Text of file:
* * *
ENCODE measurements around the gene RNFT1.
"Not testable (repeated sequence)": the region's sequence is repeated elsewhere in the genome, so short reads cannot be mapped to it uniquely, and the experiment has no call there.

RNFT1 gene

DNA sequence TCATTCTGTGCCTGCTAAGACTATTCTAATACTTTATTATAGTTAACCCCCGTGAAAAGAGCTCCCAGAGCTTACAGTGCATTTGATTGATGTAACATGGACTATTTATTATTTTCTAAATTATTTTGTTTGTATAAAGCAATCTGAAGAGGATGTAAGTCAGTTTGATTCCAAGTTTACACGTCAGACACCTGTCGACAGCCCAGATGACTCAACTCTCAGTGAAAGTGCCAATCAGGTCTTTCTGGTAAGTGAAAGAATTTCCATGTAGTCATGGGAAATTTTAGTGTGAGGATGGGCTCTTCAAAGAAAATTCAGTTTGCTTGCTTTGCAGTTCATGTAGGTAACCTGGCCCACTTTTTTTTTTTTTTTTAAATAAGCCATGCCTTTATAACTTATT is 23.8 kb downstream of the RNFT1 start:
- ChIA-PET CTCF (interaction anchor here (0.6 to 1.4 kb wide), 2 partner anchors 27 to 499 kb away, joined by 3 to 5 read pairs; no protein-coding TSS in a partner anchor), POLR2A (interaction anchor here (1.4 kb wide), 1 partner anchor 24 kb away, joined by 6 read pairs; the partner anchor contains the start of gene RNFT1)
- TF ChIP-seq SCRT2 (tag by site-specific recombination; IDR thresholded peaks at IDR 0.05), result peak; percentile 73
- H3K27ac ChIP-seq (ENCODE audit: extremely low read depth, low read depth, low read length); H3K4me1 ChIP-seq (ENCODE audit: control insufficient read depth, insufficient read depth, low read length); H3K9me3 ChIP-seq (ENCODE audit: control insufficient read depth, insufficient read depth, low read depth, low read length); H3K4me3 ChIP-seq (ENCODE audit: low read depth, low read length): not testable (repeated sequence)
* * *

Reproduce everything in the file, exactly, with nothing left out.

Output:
ENCODE measurements around the gene RNFT1.
"Not testable (repeated sequence)": the region's sequence is repeated elsewhere in the genome, so short reads cannot be mapped to it uniquely, and the experiment has no call there.

RNFT1 gene

DNA sequence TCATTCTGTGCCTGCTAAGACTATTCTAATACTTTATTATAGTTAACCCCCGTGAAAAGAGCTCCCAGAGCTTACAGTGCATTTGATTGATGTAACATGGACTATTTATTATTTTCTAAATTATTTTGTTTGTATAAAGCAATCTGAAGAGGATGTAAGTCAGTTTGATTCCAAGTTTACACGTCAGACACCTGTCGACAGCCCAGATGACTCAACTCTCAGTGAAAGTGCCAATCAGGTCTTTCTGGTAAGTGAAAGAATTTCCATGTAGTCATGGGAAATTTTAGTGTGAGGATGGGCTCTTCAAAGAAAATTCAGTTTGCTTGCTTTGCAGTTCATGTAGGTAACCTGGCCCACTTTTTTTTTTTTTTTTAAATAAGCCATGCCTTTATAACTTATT is 23.8 kb downstream of the RNFT1 start:
- ChIA-PET CTCF (interaction anchor here (0.6 to 1.4 kb wide), 2 partner anchors 27 to 499 kb away, joined by 3 to 5 read pairs; no protein-coding TSS in a partner anchor), POLR2A (interaction anchor here (1.4 kb wide), 1 partner anchor 24 kb away, joined by 6 read pairs; the partner anchor contains the start of gene RNFT1)
- TF ChIP-seq SCRT2 (tag by site-specific recombination; IDR thresholded peaks at IDR 0.05), result peak; percentile 73
- H3K27ac ChIP-seq (ENCODE audit: extremely low read depth, low read depth, low read length); H3K4me1 ChIP-seq (ENCODE audit: control insufficient read depth, insufficient read depth, low read length); H3K9me3 ChIP-seq (ENCODE audit: control insufficient read depth, insufficient read depth, low read depth, low read length); H3K4me3 ChIP-seq (ENCODE audit: low read depth, low read length): not testable (repeated sequence)